The other day, I talked about three keys to freelance writing success — three things you could do, actions you could take, and traits you could cultivate with work and practice. But that’s not the whole secret. There are three more characteristics that most – if not all – successful freelancers have. If you don’t have them starting out, you can definitely develop them. Once you’ve developed these characteristics, you need to learn how to convey them in a short email in order to sell yourself as the writer for any particular job you may want. That’s really all it takes.
Keep reading as I share the three characteristics successful freelancers possess, and how to show prospective editors that you have them, too. (Even if you don’t… yet.)
So you can’t fake this or create it, but it definitely helps. It’s a large part of how I land freelance writing jobs so quickly. Even if you haven’t been writing for more than 20 years, with a 10-plus year freelance career and four Editor-in-Chief titles under your belt, you can still present yourself as a seasoned veteran.
Play up any writing experience you do have – even if it dates back to your college newspaper. Your own blog, if it’s professional looking, well done, and updated regularly, can impress editors as much as a byline on a high-traffic website. When you apply for jobs, share your best, most prestigious clips. You may not have a LOT of experience, but everyone has SOME experience. Showcase it to set yourself apart from the pack.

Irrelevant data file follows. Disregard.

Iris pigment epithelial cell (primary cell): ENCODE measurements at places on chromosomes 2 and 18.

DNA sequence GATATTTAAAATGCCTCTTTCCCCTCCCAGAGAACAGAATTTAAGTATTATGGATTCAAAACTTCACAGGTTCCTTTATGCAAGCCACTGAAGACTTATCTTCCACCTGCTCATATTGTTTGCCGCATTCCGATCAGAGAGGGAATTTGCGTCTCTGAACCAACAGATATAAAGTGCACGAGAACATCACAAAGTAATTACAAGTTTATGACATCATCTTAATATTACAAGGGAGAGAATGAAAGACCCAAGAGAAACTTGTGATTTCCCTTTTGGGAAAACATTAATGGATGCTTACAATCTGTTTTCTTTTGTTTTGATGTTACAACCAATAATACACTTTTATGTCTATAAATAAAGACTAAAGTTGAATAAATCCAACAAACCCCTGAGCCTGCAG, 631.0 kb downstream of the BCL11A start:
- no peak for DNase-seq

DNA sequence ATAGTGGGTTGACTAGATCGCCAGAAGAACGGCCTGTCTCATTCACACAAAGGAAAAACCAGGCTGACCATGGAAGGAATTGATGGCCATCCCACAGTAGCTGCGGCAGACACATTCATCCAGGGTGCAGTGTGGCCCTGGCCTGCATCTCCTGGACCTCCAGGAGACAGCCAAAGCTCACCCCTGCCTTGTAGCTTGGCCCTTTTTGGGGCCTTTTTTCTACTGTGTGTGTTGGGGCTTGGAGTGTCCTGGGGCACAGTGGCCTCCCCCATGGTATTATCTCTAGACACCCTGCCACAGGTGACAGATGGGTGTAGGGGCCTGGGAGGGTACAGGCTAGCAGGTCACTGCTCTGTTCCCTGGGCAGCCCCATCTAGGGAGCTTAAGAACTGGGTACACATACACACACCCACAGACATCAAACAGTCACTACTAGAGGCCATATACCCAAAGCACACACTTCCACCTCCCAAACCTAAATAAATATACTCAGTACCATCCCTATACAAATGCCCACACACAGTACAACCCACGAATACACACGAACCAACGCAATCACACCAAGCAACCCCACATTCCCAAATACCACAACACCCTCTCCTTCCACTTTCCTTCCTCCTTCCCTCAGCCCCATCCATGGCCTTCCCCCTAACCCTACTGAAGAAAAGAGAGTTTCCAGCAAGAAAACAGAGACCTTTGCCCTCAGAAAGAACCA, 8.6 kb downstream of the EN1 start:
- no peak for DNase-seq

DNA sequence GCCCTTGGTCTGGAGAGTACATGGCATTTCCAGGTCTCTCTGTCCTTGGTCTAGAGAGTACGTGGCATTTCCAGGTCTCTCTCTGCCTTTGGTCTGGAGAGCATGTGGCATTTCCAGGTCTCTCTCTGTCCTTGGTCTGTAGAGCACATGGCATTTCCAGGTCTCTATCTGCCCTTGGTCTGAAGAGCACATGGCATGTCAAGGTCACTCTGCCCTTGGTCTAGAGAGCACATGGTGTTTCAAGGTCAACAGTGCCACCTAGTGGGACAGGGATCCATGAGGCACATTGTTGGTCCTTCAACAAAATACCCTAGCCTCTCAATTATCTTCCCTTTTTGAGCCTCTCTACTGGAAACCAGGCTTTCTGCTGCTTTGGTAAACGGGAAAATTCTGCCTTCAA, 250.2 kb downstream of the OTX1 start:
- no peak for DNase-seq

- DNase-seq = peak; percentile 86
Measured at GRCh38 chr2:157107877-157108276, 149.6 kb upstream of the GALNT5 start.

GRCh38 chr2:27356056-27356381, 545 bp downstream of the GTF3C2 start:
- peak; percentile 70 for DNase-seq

If you have real-world experience in any particular field, make sure to mention it. If you’ve written articles on a specific topic, let the editor know. If you’re lacking in both these areas, you can still show knowledge of the particular publication, website or topic, to convince editors you’re qualified to write for them.
If you try to fake enthusiasm, it’s going to get old quickly. You won’t have much success, as it’s pretty easy to scope out those who try to fake it. If you do succeed, you’ll be stuck with a writing assignment you hate. If you’re going to do that, you may as well work a nine-to-five office J.O.B.
Don’t apply for any freelance writing jobs or pitch any articles that you’re not enthusiastic about. You might be enthusiastic about the subject matter (ideally), the specific publication, or maybe just the pay rate. If paying the bills through your writing is all it takes to get you excited, you could have a long and illustrious, albeit mercenary, freelance writing career. For the purpose of your pitch letter, however, you’ll want to channel all that enthusiasm into the topic.
Passion shows… and passion sells. If you can convey a passion for the writing craft, (along with writing aptitude) and back it up with real-world knowledge of the marketplace (even if you only garnered that knowledge through a Web search 20 minutes before writing your pitch), and a few clips that display your passion and knowledge –you’ll find plenty of freelance writing gigs yours for the taking.